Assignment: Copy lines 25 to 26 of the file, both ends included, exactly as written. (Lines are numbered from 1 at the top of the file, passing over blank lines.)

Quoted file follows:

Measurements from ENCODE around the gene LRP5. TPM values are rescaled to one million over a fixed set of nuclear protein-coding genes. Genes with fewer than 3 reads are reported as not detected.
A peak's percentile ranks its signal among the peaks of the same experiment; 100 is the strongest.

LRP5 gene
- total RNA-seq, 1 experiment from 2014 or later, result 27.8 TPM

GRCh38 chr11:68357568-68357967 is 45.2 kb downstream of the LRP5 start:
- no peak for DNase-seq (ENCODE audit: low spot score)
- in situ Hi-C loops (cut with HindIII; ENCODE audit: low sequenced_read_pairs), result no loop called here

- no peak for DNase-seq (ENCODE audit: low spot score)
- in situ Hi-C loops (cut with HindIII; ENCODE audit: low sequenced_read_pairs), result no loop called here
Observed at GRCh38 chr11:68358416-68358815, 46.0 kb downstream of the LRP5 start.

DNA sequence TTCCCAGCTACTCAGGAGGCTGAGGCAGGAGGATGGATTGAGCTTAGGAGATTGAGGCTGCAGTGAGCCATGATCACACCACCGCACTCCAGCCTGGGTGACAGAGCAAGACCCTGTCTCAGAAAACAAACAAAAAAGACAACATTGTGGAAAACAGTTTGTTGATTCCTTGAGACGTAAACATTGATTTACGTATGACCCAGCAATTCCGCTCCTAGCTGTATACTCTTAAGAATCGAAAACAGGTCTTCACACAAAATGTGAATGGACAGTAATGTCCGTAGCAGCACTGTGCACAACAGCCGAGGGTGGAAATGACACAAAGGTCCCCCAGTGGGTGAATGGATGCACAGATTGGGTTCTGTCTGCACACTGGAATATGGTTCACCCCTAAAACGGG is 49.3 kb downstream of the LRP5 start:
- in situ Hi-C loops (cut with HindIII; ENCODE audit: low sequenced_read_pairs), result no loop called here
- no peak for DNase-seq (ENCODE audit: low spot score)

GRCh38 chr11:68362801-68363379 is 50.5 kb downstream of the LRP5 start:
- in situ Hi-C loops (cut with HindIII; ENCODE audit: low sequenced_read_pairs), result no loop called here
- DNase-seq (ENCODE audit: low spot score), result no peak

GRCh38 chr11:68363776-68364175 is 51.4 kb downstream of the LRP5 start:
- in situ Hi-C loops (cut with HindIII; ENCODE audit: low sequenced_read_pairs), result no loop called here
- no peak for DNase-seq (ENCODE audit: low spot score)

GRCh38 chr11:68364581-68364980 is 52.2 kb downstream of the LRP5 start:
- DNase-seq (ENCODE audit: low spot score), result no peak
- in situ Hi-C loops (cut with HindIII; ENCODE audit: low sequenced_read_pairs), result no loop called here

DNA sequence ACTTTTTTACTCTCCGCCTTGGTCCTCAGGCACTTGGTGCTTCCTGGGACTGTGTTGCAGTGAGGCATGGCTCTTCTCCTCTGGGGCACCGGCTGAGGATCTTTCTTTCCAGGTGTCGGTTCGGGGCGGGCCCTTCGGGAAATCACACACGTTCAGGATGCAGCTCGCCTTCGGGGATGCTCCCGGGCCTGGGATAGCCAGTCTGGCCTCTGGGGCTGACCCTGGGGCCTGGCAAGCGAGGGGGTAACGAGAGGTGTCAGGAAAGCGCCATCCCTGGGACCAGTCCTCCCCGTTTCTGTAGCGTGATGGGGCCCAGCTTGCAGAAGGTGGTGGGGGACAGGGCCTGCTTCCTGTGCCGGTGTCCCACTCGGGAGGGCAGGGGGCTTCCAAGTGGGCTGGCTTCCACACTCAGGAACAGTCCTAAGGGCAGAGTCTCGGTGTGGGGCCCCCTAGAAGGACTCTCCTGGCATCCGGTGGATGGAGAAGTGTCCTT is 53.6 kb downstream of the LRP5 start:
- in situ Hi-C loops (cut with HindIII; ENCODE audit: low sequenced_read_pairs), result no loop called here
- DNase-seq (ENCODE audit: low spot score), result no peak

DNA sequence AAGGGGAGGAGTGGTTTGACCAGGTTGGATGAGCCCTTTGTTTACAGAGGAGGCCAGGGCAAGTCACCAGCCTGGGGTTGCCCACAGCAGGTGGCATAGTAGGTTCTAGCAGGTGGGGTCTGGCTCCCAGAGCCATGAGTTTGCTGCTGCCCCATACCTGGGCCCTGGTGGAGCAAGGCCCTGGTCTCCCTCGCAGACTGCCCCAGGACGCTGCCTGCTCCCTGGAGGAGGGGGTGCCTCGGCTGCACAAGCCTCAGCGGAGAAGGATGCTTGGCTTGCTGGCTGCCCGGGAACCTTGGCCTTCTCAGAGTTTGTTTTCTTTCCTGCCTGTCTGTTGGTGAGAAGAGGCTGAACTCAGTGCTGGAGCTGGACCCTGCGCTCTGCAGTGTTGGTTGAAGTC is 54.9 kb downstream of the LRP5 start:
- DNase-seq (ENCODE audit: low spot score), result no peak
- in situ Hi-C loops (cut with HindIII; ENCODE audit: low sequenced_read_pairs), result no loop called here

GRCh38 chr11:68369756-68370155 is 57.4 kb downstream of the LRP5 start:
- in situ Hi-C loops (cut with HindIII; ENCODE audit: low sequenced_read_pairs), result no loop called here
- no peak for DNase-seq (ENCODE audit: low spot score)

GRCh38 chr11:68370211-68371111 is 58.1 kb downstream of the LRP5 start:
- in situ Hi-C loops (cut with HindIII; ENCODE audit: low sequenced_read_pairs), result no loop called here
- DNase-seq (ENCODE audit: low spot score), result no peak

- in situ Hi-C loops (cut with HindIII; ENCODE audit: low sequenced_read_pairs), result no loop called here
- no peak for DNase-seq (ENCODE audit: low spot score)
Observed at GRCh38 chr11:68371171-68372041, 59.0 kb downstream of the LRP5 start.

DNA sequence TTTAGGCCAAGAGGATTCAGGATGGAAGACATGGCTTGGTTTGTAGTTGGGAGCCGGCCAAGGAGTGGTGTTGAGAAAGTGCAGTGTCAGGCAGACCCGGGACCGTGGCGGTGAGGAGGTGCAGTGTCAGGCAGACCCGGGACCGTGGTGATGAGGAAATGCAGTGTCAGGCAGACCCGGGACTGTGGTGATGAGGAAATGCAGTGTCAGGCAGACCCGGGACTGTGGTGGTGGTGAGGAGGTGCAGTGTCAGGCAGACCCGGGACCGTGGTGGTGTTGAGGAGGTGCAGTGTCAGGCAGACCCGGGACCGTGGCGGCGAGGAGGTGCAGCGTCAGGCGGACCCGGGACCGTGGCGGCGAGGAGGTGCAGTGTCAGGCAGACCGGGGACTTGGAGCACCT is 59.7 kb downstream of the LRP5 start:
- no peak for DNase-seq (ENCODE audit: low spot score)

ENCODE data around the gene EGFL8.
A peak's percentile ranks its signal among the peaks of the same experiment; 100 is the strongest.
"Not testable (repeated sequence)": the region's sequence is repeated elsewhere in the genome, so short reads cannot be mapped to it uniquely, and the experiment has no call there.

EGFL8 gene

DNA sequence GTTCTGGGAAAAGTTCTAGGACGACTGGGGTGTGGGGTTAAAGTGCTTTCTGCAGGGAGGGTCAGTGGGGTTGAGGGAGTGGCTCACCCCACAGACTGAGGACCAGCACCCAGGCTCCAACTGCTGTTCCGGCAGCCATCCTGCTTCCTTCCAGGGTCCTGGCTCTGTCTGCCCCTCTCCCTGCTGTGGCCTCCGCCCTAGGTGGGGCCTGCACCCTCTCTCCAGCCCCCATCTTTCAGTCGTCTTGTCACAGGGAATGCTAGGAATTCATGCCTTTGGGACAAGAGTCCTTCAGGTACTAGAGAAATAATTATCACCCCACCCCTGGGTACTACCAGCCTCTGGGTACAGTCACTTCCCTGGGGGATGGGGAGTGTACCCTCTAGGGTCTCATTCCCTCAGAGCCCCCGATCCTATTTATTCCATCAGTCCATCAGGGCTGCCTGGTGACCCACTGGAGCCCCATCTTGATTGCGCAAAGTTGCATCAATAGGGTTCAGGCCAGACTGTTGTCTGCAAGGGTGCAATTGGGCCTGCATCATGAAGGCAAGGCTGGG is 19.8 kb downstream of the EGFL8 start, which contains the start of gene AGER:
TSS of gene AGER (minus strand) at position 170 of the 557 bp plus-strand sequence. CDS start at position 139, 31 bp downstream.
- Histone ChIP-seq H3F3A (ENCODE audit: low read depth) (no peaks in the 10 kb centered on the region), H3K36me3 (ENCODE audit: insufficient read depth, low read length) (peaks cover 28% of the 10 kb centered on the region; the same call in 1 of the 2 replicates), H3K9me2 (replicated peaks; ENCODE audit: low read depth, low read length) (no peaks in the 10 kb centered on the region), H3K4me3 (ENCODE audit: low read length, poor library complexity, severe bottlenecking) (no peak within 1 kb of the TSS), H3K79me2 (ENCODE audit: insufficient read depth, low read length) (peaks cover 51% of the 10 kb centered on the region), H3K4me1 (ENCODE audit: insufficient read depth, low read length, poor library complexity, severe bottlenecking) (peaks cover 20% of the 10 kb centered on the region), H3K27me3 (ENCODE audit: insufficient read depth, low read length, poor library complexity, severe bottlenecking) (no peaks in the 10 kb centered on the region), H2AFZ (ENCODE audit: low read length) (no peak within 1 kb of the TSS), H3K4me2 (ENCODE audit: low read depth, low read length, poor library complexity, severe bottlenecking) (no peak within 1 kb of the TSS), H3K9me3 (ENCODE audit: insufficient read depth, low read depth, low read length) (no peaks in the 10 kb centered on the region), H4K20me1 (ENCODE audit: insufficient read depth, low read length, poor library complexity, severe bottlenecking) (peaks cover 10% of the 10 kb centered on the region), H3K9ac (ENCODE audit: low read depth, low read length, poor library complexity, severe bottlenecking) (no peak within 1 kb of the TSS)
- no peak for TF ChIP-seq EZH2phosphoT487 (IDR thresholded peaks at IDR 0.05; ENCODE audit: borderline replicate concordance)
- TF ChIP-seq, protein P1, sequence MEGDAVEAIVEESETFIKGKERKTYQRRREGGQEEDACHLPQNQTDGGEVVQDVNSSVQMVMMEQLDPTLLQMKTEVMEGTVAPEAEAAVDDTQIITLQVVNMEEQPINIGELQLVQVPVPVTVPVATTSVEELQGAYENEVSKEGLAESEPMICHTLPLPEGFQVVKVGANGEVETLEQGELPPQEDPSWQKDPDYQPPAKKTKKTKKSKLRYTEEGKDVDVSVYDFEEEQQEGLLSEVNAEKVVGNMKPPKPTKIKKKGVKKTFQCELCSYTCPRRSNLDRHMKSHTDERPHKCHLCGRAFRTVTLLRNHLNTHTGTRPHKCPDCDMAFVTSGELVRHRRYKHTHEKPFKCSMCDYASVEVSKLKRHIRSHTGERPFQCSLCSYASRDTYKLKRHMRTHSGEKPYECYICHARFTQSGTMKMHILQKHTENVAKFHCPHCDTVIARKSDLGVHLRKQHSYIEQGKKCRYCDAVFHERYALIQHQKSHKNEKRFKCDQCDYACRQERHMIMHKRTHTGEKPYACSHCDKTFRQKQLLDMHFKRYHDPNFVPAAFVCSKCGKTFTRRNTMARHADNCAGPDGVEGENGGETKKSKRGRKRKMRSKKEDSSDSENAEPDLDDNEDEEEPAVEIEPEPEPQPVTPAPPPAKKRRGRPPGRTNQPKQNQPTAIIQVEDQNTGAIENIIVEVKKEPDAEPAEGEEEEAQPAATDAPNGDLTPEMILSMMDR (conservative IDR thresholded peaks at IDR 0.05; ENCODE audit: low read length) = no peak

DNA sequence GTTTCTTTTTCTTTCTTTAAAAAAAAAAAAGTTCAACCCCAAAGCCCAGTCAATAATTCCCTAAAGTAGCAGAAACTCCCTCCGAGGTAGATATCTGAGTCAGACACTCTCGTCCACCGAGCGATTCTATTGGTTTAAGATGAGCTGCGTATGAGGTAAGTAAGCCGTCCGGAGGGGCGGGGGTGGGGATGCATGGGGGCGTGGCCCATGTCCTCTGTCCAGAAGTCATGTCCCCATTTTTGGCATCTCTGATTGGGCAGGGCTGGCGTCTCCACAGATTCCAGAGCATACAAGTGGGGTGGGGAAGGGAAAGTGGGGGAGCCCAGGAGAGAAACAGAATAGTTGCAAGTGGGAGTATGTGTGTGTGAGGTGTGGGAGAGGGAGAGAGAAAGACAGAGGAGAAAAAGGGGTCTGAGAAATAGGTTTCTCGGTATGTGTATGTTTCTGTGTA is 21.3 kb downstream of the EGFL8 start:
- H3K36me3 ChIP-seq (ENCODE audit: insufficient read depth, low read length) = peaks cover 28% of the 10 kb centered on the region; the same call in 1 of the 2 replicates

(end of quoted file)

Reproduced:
- DNase-seq (ENCODE audit: low spot score), result no peak

DNA sequence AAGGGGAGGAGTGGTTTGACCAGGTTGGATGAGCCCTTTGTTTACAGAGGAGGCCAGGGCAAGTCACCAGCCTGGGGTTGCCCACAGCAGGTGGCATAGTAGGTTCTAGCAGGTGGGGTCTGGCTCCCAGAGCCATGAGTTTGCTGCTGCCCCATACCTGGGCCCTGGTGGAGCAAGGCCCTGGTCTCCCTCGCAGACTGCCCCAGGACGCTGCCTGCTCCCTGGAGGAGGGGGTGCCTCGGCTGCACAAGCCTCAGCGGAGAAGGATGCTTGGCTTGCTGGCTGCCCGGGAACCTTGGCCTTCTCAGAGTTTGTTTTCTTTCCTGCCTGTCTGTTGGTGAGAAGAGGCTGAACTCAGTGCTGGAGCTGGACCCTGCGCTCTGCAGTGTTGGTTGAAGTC is 54.9 kb downstream of the LRP5 start: